The euro extended losses against the U.S. dollar on Thursday, as disappointing U.S. jobless claims dampened market sentiment, while mixed manufacturing activity reports from the euro zone also weighed.
EUR/USD hit 1.3637 during European afternoon trade, the pair''s lowest since December 20; the pair subsequently consolidated at 1.3641, retreating 0.86%.
The pair was likely to find support at 1.3544, the low of December 5 and resistance at 1.3775, the session high.
The U.S. Department of Labor said the number of individuals filing for initial jobless benefits in the week ending December 28 declined by 2,000 to a seasonally adjusted 339,000. Analysts had expected U.S. jobless claims to fall by 7,000 to 334,000 last week from the previous week’s revised total of 341,000.
In the euro zone, Markit research group said its final manufacturing purchasing managers'' index for the bloc remained unchanged at 52.7 last month, in line with expectations.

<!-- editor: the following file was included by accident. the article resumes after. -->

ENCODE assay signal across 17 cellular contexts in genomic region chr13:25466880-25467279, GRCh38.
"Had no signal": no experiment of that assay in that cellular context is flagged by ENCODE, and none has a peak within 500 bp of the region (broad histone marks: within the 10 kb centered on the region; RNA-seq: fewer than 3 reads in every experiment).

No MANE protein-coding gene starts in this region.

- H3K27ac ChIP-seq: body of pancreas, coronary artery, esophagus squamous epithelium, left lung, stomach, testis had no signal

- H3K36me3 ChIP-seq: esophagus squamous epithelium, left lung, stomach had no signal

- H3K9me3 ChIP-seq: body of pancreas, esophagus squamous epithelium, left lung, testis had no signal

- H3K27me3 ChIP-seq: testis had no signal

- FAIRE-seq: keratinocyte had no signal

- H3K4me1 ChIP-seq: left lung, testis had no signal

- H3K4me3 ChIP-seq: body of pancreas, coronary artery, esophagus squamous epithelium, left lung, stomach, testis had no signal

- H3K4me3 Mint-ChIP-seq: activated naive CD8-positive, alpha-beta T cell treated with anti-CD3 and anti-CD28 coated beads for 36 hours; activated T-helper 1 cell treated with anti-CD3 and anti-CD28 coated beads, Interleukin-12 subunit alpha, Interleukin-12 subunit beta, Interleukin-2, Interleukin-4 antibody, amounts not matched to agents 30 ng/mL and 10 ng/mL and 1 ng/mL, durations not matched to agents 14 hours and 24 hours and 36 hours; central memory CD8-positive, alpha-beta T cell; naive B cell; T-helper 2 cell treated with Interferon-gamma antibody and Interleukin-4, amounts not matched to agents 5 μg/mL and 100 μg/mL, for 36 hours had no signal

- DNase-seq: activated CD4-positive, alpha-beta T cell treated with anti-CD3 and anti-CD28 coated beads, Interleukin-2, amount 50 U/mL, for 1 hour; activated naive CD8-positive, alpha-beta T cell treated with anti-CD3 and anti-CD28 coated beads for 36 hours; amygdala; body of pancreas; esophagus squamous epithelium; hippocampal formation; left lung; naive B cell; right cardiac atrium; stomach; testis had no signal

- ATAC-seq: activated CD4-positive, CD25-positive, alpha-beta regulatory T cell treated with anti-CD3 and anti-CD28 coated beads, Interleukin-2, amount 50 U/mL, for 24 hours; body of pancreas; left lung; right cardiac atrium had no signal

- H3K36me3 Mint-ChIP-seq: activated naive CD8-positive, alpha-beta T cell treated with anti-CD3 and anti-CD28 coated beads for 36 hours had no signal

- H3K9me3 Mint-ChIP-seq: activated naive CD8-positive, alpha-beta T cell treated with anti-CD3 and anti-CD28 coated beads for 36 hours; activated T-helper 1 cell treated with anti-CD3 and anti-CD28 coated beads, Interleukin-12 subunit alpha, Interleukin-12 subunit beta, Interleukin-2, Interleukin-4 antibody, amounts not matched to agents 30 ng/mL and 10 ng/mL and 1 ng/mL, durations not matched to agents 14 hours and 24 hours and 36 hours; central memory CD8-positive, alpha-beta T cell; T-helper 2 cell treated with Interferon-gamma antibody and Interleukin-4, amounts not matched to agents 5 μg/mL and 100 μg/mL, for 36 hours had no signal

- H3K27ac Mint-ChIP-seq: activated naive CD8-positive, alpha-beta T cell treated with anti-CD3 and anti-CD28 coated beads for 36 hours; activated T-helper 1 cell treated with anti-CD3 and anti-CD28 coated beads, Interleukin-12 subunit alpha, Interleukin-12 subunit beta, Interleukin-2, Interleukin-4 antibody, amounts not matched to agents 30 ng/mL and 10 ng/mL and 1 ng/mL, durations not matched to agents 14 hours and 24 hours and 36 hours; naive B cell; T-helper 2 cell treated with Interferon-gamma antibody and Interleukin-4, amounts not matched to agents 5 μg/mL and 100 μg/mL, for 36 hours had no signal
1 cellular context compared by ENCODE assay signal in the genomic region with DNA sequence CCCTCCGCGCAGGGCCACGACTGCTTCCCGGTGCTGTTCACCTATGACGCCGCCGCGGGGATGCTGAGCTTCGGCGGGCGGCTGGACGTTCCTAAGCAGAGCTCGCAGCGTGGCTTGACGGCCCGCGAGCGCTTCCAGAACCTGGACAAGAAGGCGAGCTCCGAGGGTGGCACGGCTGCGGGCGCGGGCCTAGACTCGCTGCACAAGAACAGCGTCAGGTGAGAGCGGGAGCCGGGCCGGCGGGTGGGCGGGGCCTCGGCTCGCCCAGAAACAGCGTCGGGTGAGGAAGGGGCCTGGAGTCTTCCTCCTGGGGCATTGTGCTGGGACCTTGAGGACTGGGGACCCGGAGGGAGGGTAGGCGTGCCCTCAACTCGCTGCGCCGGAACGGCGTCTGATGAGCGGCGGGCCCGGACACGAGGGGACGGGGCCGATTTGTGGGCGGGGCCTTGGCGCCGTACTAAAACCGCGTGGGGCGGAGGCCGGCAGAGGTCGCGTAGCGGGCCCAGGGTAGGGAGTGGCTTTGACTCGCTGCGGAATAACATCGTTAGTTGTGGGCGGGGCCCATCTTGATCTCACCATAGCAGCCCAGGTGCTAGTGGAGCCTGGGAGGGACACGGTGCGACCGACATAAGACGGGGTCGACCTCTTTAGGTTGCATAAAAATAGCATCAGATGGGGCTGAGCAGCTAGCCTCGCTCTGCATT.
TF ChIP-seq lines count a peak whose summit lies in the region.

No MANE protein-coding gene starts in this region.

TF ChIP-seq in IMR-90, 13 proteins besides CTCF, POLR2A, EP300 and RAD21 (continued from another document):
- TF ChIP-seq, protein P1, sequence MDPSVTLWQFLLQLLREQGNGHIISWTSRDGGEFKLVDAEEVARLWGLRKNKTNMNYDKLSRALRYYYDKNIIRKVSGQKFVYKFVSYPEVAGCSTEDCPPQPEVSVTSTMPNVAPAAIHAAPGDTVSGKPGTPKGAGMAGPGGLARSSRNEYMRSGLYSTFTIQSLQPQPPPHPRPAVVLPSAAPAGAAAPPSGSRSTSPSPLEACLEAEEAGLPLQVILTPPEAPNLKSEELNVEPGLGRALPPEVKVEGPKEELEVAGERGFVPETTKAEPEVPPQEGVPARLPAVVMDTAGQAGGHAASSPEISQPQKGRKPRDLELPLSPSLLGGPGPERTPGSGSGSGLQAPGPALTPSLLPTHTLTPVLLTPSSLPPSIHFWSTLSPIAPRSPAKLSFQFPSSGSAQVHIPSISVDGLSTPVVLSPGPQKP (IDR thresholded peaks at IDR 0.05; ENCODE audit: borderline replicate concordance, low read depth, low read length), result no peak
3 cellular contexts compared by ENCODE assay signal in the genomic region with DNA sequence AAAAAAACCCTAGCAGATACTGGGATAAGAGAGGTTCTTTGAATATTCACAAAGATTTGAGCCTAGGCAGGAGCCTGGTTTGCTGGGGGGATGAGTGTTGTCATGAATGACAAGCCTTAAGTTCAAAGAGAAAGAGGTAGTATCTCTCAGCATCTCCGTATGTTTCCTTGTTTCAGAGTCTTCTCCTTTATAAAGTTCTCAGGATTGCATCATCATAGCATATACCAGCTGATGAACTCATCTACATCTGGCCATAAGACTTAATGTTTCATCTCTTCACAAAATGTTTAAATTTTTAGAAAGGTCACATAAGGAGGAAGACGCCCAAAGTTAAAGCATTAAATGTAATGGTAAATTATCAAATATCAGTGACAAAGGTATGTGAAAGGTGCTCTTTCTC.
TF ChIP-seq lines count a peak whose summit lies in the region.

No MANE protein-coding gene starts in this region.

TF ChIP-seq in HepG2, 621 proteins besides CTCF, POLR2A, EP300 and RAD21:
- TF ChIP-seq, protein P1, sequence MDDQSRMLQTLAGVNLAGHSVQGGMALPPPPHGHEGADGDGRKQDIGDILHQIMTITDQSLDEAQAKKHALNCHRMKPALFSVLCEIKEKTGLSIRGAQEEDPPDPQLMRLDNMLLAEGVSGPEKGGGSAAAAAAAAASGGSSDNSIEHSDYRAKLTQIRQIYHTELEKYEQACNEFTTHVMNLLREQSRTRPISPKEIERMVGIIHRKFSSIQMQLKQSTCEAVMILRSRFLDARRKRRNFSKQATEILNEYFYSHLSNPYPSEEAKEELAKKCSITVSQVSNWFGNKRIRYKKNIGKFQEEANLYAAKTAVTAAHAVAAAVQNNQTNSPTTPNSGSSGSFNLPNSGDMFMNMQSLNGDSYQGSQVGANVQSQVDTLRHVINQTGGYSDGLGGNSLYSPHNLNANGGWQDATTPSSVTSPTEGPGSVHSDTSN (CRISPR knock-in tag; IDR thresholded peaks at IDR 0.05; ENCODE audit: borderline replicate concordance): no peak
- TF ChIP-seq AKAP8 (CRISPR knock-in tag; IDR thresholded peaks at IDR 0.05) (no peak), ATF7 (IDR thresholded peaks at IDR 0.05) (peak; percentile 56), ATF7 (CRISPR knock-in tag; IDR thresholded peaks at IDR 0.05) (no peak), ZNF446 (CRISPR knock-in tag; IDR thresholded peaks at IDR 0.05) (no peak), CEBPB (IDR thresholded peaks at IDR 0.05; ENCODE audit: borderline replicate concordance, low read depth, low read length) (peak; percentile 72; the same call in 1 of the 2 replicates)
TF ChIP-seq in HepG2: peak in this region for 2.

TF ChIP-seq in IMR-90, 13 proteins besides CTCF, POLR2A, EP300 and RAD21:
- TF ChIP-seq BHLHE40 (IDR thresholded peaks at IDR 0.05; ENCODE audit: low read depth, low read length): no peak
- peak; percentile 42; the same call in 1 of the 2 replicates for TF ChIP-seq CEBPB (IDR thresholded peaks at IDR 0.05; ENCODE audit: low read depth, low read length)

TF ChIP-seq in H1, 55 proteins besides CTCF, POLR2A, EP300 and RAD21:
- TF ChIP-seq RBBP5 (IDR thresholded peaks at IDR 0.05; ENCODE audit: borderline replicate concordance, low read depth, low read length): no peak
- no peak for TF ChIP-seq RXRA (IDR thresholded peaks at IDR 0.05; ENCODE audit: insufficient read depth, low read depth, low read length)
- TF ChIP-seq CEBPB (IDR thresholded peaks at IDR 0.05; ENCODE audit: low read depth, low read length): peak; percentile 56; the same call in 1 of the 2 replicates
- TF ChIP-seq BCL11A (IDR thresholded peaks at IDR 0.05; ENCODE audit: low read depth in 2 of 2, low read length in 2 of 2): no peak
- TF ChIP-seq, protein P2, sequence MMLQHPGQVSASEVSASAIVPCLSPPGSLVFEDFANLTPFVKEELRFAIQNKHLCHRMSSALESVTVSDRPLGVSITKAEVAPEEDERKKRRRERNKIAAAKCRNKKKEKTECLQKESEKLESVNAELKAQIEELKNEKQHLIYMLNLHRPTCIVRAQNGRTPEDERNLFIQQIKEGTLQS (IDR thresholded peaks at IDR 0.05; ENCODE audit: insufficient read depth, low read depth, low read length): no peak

A separate report showed that Germany''s manufacturing PMI rose to a 30-month high of 54.3 in December, from a reading of 54.2 the previous month. Analysts had expected the index to remain unchanged last month.
France''s manufacturing PMI fell to a seven-month low of 47.0 in December, from 47.1 in November, compared to expectations for the index to remain unchanged.
Risk sentiment was also hit after a report earlier showed that China’s final HSBC PMI inched down to 50.5 in December from a reading of 50.8 in November.
The data was published one day after a government report showed that China’s manufacturing PMI fell to a four-month low of 51.0 last month from 51.4 in November and worse than forecasts for a decline to 51.2.
The euro was lower against the pound, with EUR/GBP shedding 0.33% to 0.8280.
Also Thursday, Markit said its U.K. manufacturing PMI fell to 57.3 last month from a reading of 58.1 in November. Analysts had expected the manufacturing PMI to ease down to 58.0 in December.
Later in the day, the Institute of Supply Management was to release a report on manufacturing activity in the U.S.
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